Dining A La Carte in restaurant EU

Dining A La Carte in restaurant EU
Comment: The EU has failed to provide the procedures and substance of good democratic governance, leaving less important states and their citizens with an unfair deal, writes Robert Springborg
6 min read
04 Jul, 2016
The UK was warned “a la carte” access to the single market is implausible [Getty]

Various EU and European leaders, including European Council President Donald Tusk, have warned the UK in the wake of Brexit that there can be no "a la carte" access to the single market. Instead, the UK will only be offered the fixed price set menu, allegedly like all other diners at the exclusive EU restaurant.

In reality, however, that establishment does offer a la carte choices to its preferred clients, reserving the set menu of standard rights and obligations for the less important.

Germany and France, the dominant states in the EU, enjoy the tastiest morsels. Key among them is the Common Agricultural Policy (CAP), from which French farmers benefit more than any others in the EU. In addition to transferring resources from EU consumers to its inefficient producers, the CAP restricts access to the European market, a direct consequence of which has been to slow growth of agricultural sectors in neighboring North African and Middle Eastern countries.

For their part the Germans have built their world leading export economy on two foundations provided by the EU. The first is that of tariff protection for the bloc as a whole, ensuring German domination of its internal trade, especially in manufacturing. The second is the common currency, without which German exports long ago would have suffered from an appreciating Deutschmark. The Euro has also served to shield Germany from the criticism and direct pressure applied to other exporters, especially China, which have held down the value of their currencies.

The EU set menu places a limit of 3% of GDP on annual budget deficits. But the powerful a la carte diners, again led by France, regularly violate that cap with impunity.

The very structure of the EU reflects core Europe's undervaluation of democracy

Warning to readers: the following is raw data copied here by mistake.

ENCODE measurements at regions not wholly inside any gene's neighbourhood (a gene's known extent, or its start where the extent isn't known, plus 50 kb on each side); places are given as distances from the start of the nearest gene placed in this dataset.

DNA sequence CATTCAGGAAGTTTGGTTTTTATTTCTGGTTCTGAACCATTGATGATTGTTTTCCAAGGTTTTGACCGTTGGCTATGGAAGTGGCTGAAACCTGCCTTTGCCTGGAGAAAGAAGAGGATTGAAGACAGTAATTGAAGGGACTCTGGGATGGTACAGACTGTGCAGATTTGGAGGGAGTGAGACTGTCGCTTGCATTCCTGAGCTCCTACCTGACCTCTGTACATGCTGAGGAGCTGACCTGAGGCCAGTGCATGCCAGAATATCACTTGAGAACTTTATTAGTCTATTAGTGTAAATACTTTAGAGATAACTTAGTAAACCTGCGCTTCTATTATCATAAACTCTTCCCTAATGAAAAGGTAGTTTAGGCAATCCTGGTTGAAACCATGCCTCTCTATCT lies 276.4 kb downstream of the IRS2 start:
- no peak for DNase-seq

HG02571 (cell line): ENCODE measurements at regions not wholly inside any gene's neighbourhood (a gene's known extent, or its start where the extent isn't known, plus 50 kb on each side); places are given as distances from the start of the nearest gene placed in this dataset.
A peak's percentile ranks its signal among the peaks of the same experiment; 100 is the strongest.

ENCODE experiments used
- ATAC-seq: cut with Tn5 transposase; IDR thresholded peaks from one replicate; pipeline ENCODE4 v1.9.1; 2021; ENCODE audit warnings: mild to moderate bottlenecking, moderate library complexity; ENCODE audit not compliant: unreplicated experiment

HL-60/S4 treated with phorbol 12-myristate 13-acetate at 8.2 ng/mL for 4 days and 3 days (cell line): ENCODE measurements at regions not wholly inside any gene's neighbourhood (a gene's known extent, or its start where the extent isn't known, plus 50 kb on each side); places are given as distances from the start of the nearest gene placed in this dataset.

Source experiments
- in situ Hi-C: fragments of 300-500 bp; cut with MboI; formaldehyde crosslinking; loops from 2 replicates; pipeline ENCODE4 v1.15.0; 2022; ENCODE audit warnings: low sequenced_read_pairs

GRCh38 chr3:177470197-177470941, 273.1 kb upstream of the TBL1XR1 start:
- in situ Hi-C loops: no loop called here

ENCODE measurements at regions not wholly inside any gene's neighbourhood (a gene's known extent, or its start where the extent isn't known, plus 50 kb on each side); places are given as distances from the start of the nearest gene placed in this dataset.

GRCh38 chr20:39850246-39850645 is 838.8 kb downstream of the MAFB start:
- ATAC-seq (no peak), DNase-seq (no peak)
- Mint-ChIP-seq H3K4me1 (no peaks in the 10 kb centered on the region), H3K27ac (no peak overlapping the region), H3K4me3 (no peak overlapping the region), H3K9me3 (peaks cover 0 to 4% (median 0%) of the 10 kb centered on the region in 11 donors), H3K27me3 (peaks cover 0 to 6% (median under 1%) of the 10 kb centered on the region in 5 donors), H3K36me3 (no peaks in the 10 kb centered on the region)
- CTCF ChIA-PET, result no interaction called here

The menu item that Donald Tusk and other EU leaders insist is not available to the UK is restriction on the movement of EU citizens. That the UK has been the preferred destination of the greatest proportion of them is deemed irrelevant, as is the fact that whereas the UK has extended its social benefits to those migrants, France and Germany have not.

The relative burden for the UK of accepting EU immigrants is thus comparatively greater than those two favored diners at the EU restaurant who don't want others to enjoy a la carte choices. Possibly even more insulting to the UK is the fact that Switzerland now imposes restrictions on EU immigration but retains full access to the EU for its exports of goods and services, exactly the arrangement sought by the Brexit backers.

As for refugee resettlement, the EU mandated quotas for its member states. Many of those states have refused to comply, with France being the most egregious violator. It has yet to accept more than a few hundred refugees from its former Syrian colony.

Germany and France worked together to thwart IMF efforts to achieve debt forgiveness for Greece, which cannot possibly repay its national debt. Instead, under German and French pressure the EU has repeatedly committed to extending new loans to Greece, essentially to cover interest and principal repayments due on existing ones.

This policy is not driven by Franco-German altruism. It is the result of the fact that German banks primarily and French ones secondarily hold the greatest amount of Greek loans, hence would suffer most losses in the event of default.

This beggar thy neighbor policy, as in the case of Greece, again reflects the self-interest of the largest diners at the EU table, who continue to impose the set menu on their follow diners